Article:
In the Rear View Mirror: It was a decent start to the year for U.S. stocks. Or was it? The S&P 500 closed higher by 1.6% in the first trading week of 2012 while the Dow Jones Industrial Average added 1.2%. By comparison, the Nasdaq looked quite impressive with a 2.7% gain and the tech-laden index was the only one of that trio to close higher on Friday. That all sounds good, but it should be noted the bulk of the gains accrued by the Dow and S&P 500 were accumulated on Tuesday and those two indexes gradually slipped as the week went along.
A couple of things caught our eye during the first trading week of 2012:
First, was the behavior of utilities stocks. As measured by the Utilities Select Sector SPDR (NYSE: XLU), stodgy old utilities were among the best performing sectors in 2011. However, XLU and other utilities ETFs lost 3% or more on the week.
Second, that led someone to proclaim that riskier assets might be coming back into style.
Maybe, maybe not. Looking at the Dow’s riskier stocks, Exxon Mobil (NYSE: XOM) and Chevron (NYSE: CVX) finished higher for the week, but like the Dow itself, those stocks enjoyed most of their gains on Tuesday. On the hand, Caterpillar (NYSE: CAT) was up almost 3% for the week.
Third, and perhaps most important, was Friday’s lackluster response to the December jobs report. As we previously mentioned, the Dow and S&P 500 closed lower on Friday and that was AFTER the Labor Department said employers added 200,000 new jobs in December and that the unemployment rate fell to 8.5%, the lowest level since February 2009.
|The Markets @ 1/6/2012|
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Overall, it was a decent start to the year; but remember this: The performance of the S&P 500 over the first five trading days of a new year has a profound impact on how the index behaves for the rest of the year. So yes, it would be a very bullish sign to see the S&P 500 close higher on Monday, cementing the gains notched in the first four trading days of the year. A couple of positives that we spotted last week: Higher beta stocks, broadly speaking, performed nicely and the iShares Russell 2000 Index Fund (NYSE: IWM) closed higher on the week, perhaps indicating there is some renewed appetite for small-caps.
Green lights a-flashing!!!
Talk about a turn-a-round from the last week of the year when virtually all major indices flashed RED and ended the year in negative territory except the Dow (up 5.53% for 2011), the NYSE Amex (up 3.17% for 2011) and the S&P 500 which finished dead-even at 1257.6.
For the start of 2012…ALL the major indices we follow looked like a sea of green, with the Nasdaq leading the way…flashing a 2.7% gain. This is a great way to come out of the chutes…let’s hope it continues for a while longer as noted.
New Emerging Markets Index Introduced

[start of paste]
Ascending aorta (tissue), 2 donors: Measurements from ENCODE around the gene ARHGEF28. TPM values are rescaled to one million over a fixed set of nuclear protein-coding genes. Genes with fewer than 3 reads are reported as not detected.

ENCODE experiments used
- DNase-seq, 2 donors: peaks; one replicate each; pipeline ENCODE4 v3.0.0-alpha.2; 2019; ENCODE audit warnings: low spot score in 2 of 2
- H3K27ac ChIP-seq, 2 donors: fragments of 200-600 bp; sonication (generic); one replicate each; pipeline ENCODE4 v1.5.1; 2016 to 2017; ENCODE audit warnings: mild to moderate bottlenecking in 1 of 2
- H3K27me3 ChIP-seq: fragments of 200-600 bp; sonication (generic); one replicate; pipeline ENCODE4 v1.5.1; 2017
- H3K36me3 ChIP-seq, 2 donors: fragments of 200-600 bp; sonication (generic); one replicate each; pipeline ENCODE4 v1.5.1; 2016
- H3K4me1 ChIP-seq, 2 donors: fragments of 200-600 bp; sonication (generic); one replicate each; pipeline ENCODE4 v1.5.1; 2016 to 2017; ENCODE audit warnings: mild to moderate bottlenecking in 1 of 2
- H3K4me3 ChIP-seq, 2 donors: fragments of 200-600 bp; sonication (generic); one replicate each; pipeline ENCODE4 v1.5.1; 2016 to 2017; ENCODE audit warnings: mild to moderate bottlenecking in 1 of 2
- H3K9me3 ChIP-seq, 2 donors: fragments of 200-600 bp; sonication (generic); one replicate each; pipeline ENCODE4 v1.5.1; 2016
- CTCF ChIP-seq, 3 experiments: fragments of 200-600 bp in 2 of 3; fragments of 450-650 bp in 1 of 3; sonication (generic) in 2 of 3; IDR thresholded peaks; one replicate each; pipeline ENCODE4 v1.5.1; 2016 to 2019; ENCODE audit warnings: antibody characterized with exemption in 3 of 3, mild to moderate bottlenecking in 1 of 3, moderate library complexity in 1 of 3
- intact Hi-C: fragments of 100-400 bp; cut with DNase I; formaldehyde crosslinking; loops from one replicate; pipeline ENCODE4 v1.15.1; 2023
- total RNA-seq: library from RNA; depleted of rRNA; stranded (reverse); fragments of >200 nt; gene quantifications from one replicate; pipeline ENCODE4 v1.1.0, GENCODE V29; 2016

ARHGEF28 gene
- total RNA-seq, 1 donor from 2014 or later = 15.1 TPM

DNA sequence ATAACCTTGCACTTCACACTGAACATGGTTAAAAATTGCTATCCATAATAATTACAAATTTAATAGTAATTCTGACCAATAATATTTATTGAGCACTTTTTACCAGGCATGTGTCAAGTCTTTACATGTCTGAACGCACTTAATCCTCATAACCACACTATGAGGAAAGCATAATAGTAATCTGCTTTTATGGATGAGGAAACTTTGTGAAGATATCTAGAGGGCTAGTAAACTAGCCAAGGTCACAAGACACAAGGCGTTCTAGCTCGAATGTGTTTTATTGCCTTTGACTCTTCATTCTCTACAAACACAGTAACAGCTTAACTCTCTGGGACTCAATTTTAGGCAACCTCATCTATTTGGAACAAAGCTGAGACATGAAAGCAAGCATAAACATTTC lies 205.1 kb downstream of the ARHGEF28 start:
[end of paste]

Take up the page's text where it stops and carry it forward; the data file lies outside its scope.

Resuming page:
We also have introduced a new index that we believe will add to our overall understanding of how the markets are performing… the stated objective of the Dow Jones Emerging Markets Total Return Index is to provide broad coverage of emerging markets that are open to foreign investment and opened 2012 with a very nice 1.31% gain.
The index currently represents the following countries: Brazil, Chile, China, Czech, Republic Hungary, India, Indonesia, Malaysia, Mexico, Philippines, Poland, Russia, South Africa, South Korea, Taiwan, Thailand and Turkey.
There are nine sectors including consumer goods, consumer services, financials, health care, industrials, oil & gas, technology, communications and utilities.
Gold continues it up and down gyrations. This week it moved up $50.30 to close at $1,616.10. Crude oil followed suit…up $2.73, closing at $101.56.
The dollar made another small upward move of +0.0148 or 0.7864 Euros; the 10-year bond fell off 0.719 to $100.375 and the 30-year bond back up’d 2.453 to $102.141.
The Bottom Line for Stocks
One week does not make a trend, but history dictates the odds are overwhelmingly in favor of the bulls if the S&P 500 trades higher over the first five days of the year and over the month of January. Don’t worry. There will be plenty of catalysts.
Even if Europe remains quiet, which it has been, fourth-quarter earnings season starts in earnest next week when Dow component Alcoa (NYSE: AA) reports after the bell on Monday. Alcoa’s report won’t be that big of a deal, but earnings from J.P. Morgan Chase (NYSE: JPM) on Friday will be.
Maybe we’ll finally see the big banks start to pitch in on a legitimate market rally. However, that’s a tough bet to make at this point. We still like dividend stocks, but if utilities continue to weaken, focus on staples, oil and tech names that offer decent yields, and of course, master limited partnerships. Additionally, selected small cap names will be the beneficiaries of a positive 2012 market move.